By: James Overmoyer
In October, the US Department of Labor reported that the unemployment rate has dropped 0.4 percent over the year to 3.7 percent, its lowest in about two decades. The drop in unemployment comes during what economists are dubbing an inflationary period in the business cycle. While that may seem great, we now have 7.1 million job openings to 6.1 million unemployed Americans. Economists predict the extreme dearth of labour will cause slow growth in the economy.
While a labor shortage could be bad, there are also some positive effects. AP Macroeconomics and Government teacher Mr. Sostack noted, “Teenagers are directly benefiting [from the labor shortage] as they are receiving starting wages well over the minimum wage requirement.” In addition, the US Department of Labor reported that average hourly earnings have increased by 83 cents, or 3.1 percent.
However, the market will adjust to these shortages, probably through a combination of corporate consolidation and increased automated functions (hello McDonald’s ordering kiosks). Per Sostack, “Automation is ‘creative destruction’. The pattern of replacing labor with more efficient automated robots transforms the demand for certain skills but opens new opportunities.”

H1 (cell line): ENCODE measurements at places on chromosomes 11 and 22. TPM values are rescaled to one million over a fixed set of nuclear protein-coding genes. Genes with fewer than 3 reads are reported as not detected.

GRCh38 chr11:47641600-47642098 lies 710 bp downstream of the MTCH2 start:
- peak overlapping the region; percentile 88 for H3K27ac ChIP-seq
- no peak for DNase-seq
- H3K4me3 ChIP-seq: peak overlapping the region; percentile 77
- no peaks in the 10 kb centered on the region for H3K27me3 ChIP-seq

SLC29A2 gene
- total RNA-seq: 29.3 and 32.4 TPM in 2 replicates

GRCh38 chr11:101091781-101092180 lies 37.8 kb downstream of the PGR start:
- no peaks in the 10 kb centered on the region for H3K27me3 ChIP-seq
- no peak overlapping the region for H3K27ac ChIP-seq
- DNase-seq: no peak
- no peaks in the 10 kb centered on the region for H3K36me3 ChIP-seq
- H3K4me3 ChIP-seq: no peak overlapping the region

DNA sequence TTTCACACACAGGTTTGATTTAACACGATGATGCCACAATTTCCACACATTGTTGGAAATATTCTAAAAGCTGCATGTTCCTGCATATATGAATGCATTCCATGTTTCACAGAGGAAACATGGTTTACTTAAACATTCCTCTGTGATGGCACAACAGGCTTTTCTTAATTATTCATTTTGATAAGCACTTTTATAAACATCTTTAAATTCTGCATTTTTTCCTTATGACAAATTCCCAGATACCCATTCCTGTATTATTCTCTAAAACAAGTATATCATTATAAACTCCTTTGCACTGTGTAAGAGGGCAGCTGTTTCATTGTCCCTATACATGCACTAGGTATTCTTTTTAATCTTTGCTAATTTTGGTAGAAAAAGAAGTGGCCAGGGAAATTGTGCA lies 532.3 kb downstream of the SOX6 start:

As technology expands with innovations like the new iPhone, employers need people skilled with new technology. Today, regardless of position, all employees need general computer knowledge and competency. As technology continues to grow, low-skilled professions will become more vulnerable to structural unemployment. Today’s workforce needs to adapt to the evolving market. Sostack notes, “Tailoring college degrees to market demands may benefit college students . . . [by] providing more internships for real world experience. A recent trend to focus on specific skills such as two year programs may be better suited to address what employers are seeking.” And a degree may not be necessary at all: Monster.com lists the top skill employers are looking for as problem solving.